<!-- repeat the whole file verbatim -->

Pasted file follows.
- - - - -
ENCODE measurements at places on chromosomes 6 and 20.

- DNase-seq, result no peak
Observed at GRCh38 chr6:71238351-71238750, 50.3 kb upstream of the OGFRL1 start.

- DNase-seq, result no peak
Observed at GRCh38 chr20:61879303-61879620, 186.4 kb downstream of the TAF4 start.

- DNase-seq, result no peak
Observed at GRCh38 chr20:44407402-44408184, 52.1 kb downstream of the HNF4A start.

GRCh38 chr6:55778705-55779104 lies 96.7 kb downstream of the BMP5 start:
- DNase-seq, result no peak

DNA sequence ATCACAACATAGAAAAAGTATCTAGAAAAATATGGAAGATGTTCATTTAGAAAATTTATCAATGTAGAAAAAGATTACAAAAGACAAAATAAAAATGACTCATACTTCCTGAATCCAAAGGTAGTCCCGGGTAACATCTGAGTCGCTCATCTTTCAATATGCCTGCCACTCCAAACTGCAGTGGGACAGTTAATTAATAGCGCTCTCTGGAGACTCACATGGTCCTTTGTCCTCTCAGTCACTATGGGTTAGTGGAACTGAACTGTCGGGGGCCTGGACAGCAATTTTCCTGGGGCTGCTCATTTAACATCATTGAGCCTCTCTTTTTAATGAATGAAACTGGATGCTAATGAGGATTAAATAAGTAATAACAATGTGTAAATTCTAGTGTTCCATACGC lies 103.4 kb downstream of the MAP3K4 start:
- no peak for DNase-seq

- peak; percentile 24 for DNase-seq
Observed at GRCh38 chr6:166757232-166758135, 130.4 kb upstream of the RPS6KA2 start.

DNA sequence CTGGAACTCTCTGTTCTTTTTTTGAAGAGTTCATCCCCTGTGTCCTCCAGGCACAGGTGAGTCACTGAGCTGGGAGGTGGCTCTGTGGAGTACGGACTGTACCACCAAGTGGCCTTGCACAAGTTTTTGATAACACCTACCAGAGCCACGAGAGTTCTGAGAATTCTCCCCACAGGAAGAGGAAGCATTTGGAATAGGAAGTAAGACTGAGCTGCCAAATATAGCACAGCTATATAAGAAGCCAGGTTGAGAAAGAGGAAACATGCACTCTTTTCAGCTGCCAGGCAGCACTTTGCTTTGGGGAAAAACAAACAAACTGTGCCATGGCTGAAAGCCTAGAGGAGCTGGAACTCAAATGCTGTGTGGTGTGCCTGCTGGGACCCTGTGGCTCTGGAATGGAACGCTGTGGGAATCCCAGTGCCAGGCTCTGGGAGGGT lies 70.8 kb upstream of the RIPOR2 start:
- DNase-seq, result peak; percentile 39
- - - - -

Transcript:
ENCODE measurements at places on chromosomes 6 and 20.

- DNase-seq, result no peak
Observed at GRCh38 chr6:71238351-71238750, 50.3 kb upstream of the OGFRL1 start.

- DNase-seq, result no peak
Observed at GRCh38 chr20:61879303-61879620, 186.4 kb downstream of the TAF4 start.

- DNase-seq, result no peak
Observed at GRCh38 chr20:44407402-44408184, 52.1 kb downstream of the HNF4A start.

GRCh38 chr6:55778705-55779104 lies 96.7 kb downstream of the BMP5 start:
- DNase-seq, result no peak

DNA sequence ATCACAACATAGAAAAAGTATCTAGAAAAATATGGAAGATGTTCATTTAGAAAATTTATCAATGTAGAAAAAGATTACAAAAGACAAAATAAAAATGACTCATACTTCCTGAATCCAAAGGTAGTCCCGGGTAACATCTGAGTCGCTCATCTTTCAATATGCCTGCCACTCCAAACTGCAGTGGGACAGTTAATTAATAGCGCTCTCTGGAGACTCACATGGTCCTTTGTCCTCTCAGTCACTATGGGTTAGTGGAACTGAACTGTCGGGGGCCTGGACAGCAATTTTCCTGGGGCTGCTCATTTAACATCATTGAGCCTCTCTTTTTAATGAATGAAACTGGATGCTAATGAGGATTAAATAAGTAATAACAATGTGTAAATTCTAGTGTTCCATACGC lies 103.4 kb downstream of the MAP3K4 start:
- no peak for DNase-seq

- peak; percentile 24 for DNase-seq
Observed at GRCh38 chr6:166757232-166758135, 130.4 kb upstream of the RPS6KA2 start.

DNA sequence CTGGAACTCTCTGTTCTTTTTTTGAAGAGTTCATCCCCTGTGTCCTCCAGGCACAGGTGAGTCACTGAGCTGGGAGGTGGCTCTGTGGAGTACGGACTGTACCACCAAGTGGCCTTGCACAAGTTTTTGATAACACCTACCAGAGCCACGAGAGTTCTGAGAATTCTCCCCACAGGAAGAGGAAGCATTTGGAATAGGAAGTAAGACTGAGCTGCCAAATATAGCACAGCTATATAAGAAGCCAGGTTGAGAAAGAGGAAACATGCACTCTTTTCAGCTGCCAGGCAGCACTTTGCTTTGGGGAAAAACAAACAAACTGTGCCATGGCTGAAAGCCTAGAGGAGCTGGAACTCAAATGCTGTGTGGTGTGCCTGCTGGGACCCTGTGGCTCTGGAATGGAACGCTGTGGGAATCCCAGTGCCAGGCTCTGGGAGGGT lies 70.8 kb upstream of the RIPOR2 start:
- DNase-seq, result peak; percentile 39